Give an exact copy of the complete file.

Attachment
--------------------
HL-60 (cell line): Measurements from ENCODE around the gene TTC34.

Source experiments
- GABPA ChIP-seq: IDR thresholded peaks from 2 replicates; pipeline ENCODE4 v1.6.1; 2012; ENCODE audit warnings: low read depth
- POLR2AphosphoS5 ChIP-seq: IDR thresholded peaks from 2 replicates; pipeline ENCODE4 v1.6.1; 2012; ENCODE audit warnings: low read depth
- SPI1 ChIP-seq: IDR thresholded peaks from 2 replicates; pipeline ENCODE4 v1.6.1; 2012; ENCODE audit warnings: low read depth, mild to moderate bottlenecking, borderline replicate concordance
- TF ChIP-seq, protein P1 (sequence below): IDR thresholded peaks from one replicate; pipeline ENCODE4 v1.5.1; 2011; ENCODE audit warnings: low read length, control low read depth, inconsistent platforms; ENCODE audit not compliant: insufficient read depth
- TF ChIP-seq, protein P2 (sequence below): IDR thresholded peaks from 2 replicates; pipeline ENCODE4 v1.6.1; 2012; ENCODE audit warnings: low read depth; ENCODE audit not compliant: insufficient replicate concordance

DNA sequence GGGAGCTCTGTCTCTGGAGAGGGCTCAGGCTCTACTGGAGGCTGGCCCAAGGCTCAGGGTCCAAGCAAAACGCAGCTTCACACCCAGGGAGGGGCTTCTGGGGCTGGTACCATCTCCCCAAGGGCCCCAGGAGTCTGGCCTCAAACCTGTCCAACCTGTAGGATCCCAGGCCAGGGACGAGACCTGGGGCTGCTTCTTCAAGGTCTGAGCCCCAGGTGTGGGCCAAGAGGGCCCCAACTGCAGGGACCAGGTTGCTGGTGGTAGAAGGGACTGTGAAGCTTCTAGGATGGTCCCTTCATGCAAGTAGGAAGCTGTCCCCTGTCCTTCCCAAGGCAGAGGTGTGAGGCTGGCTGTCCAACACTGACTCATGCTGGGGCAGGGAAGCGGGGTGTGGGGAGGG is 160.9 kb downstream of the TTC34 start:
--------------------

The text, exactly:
HL-60 (cell line): Measurements from ENCODE around the gene TTC34.

Source experiments
- GABPA ChIP-seq: IDR thresholded peaks from 2 replicates; pipeline ENCODE4 v1.6.1; 2012; ENCODE audit warnings: low read depth
- POLR2AphosphoS5 ChIP-seq: IDR thresholded peaks from 2 replicates; pipeline ENCODE4 v1.6.1; 2012; ENCODE audit warnings: low read depth
- SPI1 ChIP-seq: IDR thresholded peaks from 2 replicates; pipeline ENCODE4 v1.6.1; 2012; ENCODE audit warnings: low read depth, mild to moderate bottlenecking, borderline replicate concordance
- TF ChIP-seq, protein P1 (sequence below): IDR thresholded peaks from one replicate; pipeline ENCODE4 v1.5.1; 2011; ENCODE audit warnings: low read length, control low read depth, inconsistent platforms; ENCODE audit not compliant: insufficient read depth
- TF ChIP-seq, protein P2 (sequence below): IDR thresholded peaks from 2 replicates; pipeline ENCODE4 v1.6.1; 2012; ENCODE audit warnings: low read depth; ENCODE audit not compliant: insufficient replicate concordance

DNA sequence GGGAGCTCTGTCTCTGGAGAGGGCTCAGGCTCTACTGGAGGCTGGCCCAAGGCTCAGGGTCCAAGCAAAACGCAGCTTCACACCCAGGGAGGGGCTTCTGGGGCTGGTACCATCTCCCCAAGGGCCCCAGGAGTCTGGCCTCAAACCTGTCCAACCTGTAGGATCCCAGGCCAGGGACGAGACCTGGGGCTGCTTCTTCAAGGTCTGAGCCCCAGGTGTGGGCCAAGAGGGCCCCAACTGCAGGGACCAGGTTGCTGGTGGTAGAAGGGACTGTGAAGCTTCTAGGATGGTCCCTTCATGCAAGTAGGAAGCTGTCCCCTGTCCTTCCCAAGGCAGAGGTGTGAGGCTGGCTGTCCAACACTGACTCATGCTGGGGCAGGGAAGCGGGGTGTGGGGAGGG is 160.9 kb downstream of the TTC34 start: